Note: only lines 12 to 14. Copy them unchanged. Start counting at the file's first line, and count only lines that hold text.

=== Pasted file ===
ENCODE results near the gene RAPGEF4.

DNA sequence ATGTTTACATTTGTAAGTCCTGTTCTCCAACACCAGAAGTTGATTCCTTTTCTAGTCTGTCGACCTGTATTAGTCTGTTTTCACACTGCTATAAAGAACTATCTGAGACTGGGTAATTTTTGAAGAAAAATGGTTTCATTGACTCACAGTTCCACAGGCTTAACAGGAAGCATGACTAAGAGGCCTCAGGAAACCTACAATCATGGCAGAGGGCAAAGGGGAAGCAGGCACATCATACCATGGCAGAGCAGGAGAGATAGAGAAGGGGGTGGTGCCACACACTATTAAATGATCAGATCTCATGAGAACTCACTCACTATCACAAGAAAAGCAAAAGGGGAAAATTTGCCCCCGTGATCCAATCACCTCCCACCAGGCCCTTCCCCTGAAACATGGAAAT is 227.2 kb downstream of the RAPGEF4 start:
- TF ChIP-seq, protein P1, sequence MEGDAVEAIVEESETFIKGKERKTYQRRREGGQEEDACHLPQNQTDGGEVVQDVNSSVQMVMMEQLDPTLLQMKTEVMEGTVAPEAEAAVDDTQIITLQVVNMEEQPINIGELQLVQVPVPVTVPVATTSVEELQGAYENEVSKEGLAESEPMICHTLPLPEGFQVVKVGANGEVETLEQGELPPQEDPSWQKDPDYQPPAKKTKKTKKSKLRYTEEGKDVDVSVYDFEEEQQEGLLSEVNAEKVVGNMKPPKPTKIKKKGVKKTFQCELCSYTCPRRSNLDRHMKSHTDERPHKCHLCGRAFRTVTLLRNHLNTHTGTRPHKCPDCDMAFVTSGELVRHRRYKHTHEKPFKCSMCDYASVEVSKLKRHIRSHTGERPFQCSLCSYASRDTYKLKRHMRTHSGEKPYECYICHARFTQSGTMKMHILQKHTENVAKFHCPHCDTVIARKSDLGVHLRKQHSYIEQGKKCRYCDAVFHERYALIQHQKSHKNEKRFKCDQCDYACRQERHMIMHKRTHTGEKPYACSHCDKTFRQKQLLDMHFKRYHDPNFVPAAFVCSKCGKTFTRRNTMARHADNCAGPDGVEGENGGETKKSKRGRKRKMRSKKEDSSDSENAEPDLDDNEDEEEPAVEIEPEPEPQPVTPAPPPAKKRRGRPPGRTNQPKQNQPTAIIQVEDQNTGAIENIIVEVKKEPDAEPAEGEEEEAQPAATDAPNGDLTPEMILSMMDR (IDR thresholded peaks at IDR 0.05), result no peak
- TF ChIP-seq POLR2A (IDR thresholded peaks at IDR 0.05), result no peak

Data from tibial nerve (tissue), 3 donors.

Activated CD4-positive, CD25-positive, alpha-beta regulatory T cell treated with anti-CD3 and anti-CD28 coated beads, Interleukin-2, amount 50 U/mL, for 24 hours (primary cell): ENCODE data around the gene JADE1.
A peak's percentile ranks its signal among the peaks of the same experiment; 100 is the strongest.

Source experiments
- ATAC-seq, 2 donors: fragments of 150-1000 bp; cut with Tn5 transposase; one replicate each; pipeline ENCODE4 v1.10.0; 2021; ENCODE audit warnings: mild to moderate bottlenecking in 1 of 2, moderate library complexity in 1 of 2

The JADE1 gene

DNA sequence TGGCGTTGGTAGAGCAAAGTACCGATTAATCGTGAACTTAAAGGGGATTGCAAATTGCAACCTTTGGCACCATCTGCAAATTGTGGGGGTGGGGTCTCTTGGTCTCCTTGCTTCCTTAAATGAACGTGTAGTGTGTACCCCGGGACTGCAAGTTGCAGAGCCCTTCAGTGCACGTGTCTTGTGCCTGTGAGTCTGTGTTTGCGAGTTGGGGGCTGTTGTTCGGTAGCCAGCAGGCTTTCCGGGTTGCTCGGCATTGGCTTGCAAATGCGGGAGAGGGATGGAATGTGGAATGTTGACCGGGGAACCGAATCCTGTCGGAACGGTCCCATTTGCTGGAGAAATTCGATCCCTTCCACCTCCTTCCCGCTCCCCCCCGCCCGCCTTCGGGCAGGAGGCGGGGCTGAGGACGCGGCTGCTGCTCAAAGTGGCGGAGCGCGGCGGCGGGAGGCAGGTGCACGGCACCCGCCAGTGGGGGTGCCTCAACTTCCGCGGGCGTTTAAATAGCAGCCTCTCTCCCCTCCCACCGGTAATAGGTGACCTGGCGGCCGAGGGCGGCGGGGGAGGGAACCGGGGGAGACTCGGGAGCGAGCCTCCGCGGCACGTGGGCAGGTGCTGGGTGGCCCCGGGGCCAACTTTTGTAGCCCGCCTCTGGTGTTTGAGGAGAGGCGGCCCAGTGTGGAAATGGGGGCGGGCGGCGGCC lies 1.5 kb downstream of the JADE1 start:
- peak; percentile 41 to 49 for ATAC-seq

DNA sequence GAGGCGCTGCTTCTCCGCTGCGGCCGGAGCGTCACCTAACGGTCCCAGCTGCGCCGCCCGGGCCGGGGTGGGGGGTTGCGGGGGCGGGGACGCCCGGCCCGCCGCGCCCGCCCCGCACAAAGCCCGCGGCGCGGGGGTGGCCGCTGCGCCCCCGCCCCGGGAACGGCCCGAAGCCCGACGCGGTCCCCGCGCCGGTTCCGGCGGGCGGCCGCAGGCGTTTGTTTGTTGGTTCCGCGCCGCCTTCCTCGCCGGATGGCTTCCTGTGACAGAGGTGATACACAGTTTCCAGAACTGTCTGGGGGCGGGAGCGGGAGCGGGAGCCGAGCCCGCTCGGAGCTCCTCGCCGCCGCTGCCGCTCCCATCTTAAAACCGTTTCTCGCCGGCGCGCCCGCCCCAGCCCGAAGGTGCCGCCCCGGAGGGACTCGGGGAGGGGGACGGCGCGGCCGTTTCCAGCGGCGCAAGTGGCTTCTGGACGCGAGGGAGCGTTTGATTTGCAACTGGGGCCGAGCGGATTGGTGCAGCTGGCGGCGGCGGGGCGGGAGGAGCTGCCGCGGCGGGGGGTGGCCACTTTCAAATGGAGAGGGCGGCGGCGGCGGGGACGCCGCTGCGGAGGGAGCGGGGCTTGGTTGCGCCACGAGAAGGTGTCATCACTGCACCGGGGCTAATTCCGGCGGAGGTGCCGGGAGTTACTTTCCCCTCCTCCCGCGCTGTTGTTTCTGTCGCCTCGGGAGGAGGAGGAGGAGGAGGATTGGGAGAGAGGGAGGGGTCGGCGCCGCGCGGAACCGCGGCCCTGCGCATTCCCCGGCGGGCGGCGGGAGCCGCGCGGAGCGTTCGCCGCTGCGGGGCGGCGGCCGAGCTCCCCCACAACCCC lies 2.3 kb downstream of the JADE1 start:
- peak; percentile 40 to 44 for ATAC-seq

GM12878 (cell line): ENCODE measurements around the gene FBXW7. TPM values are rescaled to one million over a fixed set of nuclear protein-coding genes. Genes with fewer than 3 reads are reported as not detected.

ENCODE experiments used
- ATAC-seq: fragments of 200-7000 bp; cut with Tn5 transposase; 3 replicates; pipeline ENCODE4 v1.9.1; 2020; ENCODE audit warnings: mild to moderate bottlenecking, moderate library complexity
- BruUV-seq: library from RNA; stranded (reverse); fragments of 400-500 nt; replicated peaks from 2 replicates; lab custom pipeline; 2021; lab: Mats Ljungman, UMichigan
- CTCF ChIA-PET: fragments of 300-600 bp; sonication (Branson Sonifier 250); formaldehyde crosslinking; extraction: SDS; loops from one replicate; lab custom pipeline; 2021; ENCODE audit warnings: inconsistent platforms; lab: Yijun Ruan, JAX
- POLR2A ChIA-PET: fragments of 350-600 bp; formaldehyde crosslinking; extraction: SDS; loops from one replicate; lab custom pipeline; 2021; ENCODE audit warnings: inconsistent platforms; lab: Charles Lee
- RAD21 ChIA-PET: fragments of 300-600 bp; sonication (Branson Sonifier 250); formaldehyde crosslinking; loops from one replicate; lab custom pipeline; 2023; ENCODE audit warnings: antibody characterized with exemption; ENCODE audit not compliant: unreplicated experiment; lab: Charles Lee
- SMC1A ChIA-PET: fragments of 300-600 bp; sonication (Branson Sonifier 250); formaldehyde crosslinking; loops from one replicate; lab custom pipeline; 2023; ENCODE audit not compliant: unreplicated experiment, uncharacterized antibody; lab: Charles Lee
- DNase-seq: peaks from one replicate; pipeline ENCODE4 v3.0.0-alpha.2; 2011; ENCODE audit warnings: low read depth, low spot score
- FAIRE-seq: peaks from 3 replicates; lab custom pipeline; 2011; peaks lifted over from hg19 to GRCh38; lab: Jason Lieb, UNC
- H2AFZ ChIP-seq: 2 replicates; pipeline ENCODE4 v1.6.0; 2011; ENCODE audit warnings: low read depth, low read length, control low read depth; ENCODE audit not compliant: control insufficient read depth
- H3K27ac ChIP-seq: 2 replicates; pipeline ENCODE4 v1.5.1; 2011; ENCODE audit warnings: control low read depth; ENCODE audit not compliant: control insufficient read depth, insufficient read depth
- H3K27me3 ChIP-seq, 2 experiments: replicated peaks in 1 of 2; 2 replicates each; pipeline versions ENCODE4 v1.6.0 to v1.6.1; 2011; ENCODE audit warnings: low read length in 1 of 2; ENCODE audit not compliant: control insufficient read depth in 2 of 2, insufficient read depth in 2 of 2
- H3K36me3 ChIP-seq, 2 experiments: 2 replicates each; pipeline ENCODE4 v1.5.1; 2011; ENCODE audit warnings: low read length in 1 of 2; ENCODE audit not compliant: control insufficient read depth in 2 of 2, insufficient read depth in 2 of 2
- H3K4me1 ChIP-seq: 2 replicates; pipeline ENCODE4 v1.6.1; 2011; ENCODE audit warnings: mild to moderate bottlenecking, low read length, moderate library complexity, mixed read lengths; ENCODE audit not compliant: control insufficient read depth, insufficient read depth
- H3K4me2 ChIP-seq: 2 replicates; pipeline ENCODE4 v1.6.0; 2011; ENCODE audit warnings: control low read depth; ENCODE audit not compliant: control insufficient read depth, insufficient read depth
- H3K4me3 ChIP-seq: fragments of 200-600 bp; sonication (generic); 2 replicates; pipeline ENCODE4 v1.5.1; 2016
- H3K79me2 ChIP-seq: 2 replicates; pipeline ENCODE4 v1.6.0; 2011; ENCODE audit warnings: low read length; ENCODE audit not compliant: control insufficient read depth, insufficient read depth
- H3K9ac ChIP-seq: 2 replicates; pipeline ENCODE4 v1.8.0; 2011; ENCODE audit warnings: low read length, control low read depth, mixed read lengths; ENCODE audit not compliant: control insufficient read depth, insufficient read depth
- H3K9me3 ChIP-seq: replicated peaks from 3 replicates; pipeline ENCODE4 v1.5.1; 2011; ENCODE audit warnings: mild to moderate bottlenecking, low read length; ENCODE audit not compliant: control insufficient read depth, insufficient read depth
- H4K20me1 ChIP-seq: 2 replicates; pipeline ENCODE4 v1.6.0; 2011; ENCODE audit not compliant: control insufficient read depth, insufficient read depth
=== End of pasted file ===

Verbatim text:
- peak; percentile 41 to 49 for ATAC-seq

DNA sequence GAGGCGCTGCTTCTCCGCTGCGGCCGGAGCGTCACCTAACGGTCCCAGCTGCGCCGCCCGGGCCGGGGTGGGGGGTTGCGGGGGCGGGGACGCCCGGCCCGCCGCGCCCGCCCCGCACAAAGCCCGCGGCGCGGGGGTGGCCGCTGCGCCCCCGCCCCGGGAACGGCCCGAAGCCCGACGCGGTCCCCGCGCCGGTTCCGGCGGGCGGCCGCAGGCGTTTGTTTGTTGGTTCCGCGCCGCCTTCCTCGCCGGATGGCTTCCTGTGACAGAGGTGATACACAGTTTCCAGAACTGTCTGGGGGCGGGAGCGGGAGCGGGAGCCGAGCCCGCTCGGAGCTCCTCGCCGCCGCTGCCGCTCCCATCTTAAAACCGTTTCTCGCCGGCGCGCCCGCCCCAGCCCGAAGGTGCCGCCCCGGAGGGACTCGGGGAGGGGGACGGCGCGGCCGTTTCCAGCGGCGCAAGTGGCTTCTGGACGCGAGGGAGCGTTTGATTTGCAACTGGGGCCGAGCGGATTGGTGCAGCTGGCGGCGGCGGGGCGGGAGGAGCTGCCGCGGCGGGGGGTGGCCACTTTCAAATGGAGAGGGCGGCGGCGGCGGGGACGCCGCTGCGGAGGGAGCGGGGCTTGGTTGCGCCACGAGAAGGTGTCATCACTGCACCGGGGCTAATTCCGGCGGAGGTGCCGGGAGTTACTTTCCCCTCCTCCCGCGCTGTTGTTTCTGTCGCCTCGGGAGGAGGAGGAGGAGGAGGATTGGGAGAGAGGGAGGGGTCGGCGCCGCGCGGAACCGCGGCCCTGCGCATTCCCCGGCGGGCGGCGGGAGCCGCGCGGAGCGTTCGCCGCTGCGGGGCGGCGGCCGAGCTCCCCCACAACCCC lies 2.3 kb downstream of the JADE1 start:
- peak; percentile 40 to 44 for ATAC-seq